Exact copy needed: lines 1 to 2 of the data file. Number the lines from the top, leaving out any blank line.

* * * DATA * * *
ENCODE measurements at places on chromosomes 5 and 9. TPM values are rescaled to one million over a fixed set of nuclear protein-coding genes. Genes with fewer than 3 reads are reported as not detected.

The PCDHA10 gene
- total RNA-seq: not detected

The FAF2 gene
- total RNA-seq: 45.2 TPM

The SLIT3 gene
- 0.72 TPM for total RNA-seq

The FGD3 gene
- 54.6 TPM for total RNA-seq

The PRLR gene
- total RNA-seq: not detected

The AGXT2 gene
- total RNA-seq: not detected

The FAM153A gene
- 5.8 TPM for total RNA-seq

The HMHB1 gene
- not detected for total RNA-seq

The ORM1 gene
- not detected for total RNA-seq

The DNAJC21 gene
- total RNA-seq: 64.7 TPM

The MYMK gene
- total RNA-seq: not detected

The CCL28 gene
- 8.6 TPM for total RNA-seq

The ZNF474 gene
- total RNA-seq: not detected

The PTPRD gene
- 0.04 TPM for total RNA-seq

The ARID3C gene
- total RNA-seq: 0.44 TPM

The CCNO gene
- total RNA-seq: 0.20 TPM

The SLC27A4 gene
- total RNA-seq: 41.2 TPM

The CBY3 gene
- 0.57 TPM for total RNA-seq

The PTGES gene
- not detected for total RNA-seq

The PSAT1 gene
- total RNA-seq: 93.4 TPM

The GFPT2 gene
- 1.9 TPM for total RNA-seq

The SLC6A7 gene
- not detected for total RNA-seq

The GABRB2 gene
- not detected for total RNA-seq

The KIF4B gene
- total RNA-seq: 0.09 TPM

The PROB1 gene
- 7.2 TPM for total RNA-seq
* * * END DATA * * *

ENCODE measurements at places on chromosomes 5 and 9. TPM values are rescaled to one million over a fixed set of nuclear protein-coding genes. Genes with fewer than 3 reads are reported as not detected.

The PCDHA10 gene